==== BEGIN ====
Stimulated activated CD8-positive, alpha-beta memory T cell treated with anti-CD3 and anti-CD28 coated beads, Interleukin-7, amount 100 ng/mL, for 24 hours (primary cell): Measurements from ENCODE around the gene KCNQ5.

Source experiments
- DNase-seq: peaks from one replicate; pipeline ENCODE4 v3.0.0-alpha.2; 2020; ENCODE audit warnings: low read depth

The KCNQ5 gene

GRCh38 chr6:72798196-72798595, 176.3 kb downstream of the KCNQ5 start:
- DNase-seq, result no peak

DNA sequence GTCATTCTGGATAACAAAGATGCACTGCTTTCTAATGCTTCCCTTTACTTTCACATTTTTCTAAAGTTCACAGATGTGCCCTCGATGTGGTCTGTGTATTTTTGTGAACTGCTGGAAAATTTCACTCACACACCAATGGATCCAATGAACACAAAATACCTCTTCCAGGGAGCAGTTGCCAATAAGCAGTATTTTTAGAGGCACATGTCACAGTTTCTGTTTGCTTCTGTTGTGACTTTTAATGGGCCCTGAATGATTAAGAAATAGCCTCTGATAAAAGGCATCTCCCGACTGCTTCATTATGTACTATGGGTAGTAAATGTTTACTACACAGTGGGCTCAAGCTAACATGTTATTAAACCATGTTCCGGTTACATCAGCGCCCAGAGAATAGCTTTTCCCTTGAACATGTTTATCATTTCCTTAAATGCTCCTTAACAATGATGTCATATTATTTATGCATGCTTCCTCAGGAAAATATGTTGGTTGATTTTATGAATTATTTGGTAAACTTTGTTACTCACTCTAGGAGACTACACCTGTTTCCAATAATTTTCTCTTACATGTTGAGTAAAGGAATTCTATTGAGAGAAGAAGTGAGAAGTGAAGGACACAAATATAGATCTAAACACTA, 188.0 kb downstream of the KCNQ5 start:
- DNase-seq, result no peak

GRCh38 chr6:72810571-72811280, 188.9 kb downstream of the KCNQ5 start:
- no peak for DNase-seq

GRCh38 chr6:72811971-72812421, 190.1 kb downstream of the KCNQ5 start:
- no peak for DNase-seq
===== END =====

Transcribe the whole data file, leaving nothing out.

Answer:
Stimulated activated CD8-positive, alpha-beta memory T cell treated with anti-CD3 and anti-CD28 coated beads, Interleukin-7, amount 100 ng/mL, for 24 hours (primary cell): Measurements from ENCODE around the gene KCNQ5.

Source experiments
- DNase-seq: peaks from one replicate; pipeline ENCODE4 v3.0.0-alpha.2; 2020; ENCODE audit warnings: low read depth

The KCNQ5 gene

GRCh38 chr6:72798196-72798595, 176.3 kb downstream of the KCNQ5 start:
- DNase-seq, result no peak

DNA sequence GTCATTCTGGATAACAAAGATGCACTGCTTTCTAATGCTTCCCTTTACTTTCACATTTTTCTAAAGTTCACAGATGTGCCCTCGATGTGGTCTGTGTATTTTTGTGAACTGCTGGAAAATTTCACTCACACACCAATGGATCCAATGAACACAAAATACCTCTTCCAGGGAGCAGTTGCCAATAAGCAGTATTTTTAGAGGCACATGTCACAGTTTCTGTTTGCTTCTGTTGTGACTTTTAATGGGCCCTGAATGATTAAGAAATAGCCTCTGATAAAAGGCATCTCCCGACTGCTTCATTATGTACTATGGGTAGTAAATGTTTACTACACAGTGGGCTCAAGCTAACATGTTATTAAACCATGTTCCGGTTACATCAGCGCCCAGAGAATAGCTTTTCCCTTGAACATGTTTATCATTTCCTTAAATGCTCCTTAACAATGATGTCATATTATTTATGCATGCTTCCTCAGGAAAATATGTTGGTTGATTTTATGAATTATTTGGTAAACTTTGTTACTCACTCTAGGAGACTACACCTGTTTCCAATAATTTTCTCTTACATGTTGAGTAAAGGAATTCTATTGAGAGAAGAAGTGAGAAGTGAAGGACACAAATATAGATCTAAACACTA, 188.0 kb downstream of the KCNQ5 start:
- DNase-seq, result no peak

GRCh38 chr6:72810571-72811280, 188.9 kb downstream of the KCNQ5 start:
- no peak for DNase-seq

GRCh38 chr6:72811971-72812421, 190.1 kb downstream of the KCNQ5 start:
- no peak for DNase-seq